Morgan Stanley: 3 Reasons Why The Correction Has Further To Go Before It’s Over
By Michael Wilson, Morgan Stanley chief US equity strategist
The Moment of Recognition
It’s hard to believe a year has passed since the lockdowns first began. The good news is there appears to be light at the end of the tunnel, with case counts and hospitalizations plummeting. At the current pace of vaccinations and with spring weather right around the corner, several health experts are talking about herd immunity by April.
Meanwhile, Congress is putting the finishing touches on another fiscal stimulus which may top US$1.5 trillion. When combined with the progress on the virus, it’s hard not to imagine an economy that’s on fire later this year. Finally, earnings results for 4Q proved to be spectacular, with the median company in the S&P 500 reporting double-digit year-on-year EPS growth. In short, the recession is effectively over.
With all this good news, why have equity markets struggled for the past few weeks? In my view, it’s really not that complicated, or surprising.
- First, with all the good news noted above, 10-year yields finally caught up to other asset markets. This is putting pressure on valuations, especially for the most expensive stocks that had reached nosebleed valuations.
- Second, value-oriented stocks in the sectors that are not egregiously priced, and most levered to the economic rebound, are holding up just fine, or rising.
- Third, this is not how most portfolios are positioned. Instead, most are overexposed to growth stocks and either short or underweight the value areas. Such portfolio disruption is causing some repositioning, which is having a net negative effect on the major averages, led by the Nasdaq.
I thought the correction at the end of January was the beginning of something more meaningful. Instead, most indices roared back one last time before this more sustainable correction ensued. It’s likely a continuation as many high-flyers never made a new high in February and are now leading on the downside.
Three things tell me this correction has further to go before it’s over:
1) The non-linear move in 10-year yields has awoken investors to a risk they thought was unlikely, if not impossible. So, while the Equity Risk Premium (ERP) held constant during this rate move as we expected, it may now move higher in anticipation of the next 50bp jump in rates. In other words, the equity market now knows the 10-year yield is a “fake” rate that either can’t or won’t be defended. To that end, the Fed did expand its balance sheet by US$180 billion in February, 50% greater than its target. Yet, rates surged higher. Markets lead the Fed, not the other way around, and we are now at that moment of recognition.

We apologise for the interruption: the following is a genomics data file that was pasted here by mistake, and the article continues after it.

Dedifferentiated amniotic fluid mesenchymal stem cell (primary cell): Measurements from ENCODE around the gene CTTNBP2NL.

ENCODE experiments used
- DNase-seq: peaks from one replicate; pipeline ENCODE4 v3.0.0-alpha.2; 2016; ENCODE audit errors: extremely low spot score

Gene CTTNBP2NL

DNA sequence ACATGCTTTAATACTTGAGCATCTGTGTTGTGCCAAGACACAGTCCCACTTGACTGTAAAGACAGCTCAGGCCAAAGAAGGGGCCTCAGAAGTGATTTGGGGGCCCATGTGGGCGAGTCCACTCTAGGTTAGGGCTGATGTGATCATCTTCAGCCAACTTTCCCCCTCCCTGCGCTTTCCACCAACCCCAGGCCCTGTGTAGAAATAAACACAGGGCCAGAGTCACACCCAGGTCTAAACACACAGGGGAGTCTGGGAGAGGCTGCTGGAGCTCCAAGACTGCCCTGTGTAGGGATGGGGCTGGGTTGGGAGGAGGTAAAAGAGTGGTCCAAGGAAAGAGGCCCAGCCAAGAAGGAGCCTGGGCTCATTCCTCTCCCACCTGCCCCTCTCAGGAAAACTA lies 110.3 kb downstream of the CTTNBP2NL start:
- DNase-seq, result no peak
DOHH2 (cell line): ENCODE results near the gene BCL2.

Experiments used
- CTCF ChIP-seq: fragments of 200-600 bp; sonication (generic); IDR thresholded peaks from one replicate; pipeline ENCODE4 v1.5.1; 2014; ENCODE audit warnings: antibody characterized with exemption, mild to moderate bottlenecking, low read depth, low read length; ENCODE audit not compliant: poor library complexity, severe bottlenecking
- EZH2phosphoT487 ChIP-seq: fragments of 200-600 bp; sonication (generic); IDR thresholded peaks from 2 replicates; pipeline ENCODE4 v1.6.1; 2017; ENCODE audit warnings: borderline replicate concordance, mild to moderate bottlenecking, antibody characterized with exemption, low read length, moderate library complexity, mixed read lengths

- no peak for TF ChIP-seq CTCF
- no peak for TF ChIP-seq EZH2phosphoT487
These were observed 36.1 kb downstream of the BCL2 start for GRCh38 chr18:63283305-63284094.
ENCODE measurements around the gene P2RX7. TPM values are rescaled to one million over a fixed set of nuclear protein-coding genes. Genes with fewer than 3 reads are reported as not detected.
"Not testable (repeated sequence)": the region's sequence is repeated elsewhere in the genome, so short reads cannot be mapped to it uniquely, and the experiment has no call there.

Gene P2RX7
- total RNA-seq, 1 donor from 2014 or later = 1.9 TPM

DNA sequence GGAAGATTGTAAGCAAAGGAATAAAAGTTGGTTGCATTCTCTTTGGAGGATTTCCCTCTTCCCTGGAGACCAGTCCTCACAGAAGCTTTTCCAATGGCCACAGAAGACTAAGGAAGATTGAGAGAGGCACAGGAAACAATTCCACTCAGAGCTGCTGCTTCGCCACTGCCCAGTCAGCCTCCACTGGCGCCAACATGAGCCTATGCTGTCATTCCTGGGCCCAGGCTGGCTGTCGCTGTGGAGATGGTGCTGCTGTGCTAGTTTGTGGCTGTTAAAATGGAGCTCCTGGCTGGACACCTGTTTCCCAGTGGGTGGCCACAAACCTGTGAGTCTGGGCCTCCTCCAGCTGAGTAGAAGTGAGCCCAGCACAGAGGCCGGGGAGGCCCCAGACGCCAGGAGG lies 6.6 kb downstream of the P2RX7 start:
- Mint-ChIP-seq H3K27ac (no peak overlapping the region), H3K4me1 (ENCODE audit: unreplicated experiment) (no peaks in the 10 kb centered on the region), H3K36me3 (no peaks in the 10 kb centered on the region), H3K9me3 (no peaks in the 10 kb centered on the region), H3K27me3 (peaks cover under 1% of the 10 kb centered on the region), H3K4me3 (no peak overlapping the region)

2) March represents the anniversary of the market crash last year. This means there will be a big shift in the top and bottom quintiles of 12-month price momentum by the end of this month. Most of the stocks going into the top momentum quintile are value and cyclical stocks like banks, energy and materials – areas we like. Conversely, many of the stocks moving out of the top quintile are tech and other high-growth stocks – areas we don’t like at current prices. We started writing about this coming momentum composition change back in December as a potential risk and opportunity (Exhibit 1). Part of the rotation from growth to value has been due to better relative fundamentals, as the economy recovers, and cheaper valuations. However, as these value stocks move into the top quintile of price momentum and growth stocks move out, the rotation might accelerate even further. This could be quite disruptive to portfolios and lead to another round of deleveraging like in January.
3) Based on the technical damage to date, the Nasdaq 100 appears to have completed a head and shoulders top and should test its 200-day moving average (-8%).
Finally, everything that’s going on now should be expected at this stage of a recovery from recession. After the big initial surge, the stock market tends to consolidate as interest rates rise and P/Es compress. This is why our year-end target of 3900 for the S&P 500 is toward the lower end of most sell-side strategists.
The bull market continues to be under the hood, with value and cyclicals leading the way. Growth stocks can rejoin the party once the valuation correction and repositioning is finished.